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Randomized Judicial Review, Andrei Marmor Mar 2015

Randomized Judicial Review, Andrei Marmor

University of Southern California Legal Studies Working Paper Series

One of the main arguments in support of constitutional judicial review points to the need to curtail the legal and political power of majority rule instantiated by democratic legislative institutions. This article aims to challenge the counter majoritarian argument for judicial review by showing that there is very little difference, at least morally speaking, between the current structure of constitutional judicial review in the US, and a system that would impose limits on majoritarian decisions procedures by an entirely randomized mechanism. The argument is based on a hypothetical model of a randomized system of judicial review, and proceeds to show ...


Law, Power, And "Rumors Of War": Robert Jackson Confronts Law And Security After Nuremberg, Mary L. Dudziak Apr 2012

Law, Power, And "Rumors Of War": Robert Jackson Confronts Law And Security After Nuremberg, Mary L. Dudziak

University of Southern California Legal Studies Working Paper Series

Supreme Court Justice Robert Jackson’s most important legacy was his role as chief prosecutor for the United States at the Nuremberg Trials. This essay follows Jackson’s legal thought from his return to the United States after Nuremberg, until his death in 1954. Jackson hoped that the lesson of Nuremberg would be “to establish the supremacy of law over such lawless and catastrophic forces as war and persecutions.” Jackson changed law that applied to warfare. In looking to the future, he seems to have assumed that although law had changed, war would retain its essential character. Yet as the ...


Unlimited War And Social Change: Unpacking The Cold War's Impact, Mary L. Dudziak Sep 2010

Unlimited War And Social Change: Unpacking The Cold War's Impact, Mary L. Dudziak

University of Southern California Legal Studies Working Paper Series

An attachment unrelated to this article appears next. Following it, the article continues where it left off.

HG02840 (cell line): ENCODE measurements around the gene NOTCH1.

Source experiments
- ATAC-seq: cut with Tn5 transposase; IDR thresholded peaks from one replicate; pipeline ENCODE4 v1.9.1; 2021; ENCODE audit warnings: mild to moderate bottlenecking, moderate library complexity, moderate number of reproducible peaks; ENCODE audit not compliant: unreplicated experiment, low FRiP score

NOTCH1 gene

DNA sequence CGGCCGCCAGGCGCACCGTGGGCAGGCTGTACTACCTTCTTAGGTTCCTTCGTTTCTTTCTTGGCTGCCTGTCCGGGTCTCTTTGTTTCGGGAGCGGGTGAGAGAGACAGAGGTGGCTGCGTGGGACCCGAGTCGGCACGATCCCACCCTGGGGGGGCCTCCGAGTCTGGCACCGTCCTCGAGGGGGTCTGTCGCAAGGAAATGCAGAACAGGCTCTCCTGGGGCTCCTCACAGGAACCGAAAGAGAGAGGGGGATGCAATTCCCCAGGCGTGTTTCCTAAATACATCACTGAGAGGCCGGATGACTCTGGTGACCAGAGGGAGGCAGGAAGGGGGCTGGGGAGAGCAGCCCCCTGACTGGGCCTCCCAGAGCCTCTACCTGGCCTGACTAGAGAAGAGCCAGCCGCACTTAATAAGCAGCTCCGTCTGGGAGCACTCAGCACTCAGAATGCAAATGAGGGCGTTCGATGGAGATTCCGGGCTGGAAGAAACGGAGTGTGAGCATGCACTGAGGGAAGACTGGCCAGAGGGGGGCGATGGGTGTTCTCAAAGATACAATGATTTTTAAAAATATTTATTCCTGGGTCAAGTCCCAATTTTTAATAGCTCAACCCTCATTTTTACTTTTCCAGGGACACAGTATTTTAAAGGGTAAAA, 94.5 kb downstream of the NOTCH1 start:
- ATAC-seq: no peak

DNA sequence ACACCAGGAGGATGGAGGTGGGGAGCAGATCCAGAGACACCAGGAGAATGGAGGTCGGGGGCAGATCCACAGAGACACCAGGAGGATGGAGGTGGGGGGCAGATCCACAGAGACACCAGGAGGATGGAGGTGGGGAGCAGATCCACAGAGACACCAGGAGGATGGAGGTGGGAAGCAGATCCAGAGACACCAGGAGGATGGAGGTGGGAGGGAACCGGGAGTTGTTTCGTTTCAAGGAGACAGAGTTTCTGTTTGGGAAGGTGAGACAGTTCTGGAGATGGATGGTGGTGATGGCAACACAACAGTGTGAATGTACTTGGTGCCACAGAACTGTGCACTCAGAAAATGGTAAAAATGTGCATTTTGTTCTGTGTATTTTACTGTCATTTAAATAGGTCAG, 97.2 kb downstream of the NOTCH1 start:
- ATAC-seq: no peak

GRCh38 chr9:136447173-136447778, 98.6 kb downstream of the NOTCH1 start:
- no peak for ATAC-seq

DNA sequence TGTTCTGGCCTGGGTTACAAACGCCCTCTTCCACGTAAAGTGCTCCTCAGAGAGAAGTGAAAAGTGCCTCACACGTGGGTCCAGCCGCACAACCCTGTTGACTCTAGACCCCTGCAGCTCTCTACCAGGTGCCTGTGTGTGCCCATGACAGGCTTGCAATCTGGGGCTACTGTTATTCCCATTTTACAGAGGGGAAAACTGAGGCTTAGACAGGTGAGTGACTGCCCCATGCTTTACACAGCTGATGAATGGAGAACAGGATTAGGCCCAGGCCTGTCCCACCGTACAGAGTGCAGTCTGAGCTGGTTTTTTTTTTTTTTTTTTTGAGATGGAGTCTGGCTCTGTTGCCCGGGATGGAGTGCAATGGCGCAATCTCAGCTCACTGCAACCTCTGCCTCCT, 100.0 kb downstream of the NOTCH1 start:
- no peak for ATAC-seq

This paper is a draft chapter of a short book critically examining the way assumptions about the temporality of war inform American legal and political thought. In earlier work, I show that a set of ideas about time are a feature of the way we think about war. Historical progression is thought to consist in movement from one kind of time to another (from wartime to peacetime, to wartime, etc.). Wartime is thought of as an exception to normal life, inevitably followed by peacetime. Scholars who study the impact of war on American law and politics tend to work within ...


Deep And Wide: Justice Marshall's Contributions To Constitutional Law, Rebecca L. Brown Jul 2009

Deep And Wide: Justice Marshall's Contributions To Constitutional Law, Rebecca L. Brown

University of Southern California Legal Studies Working Paper Series

This essay, a contribution to a symposium marking the 100th anniversary of Justice Thurgood Marshall’s birth, explores Justice Marshall’s singular understanding of equality as a driving force underlying all of constitutional law. His theory of equality as giving rise to an obligation on government to provide reasons for its actions reflects a sophisticated and under-appreciated perspective on American constitutionalism, as illustrated by several examples offered in the essay.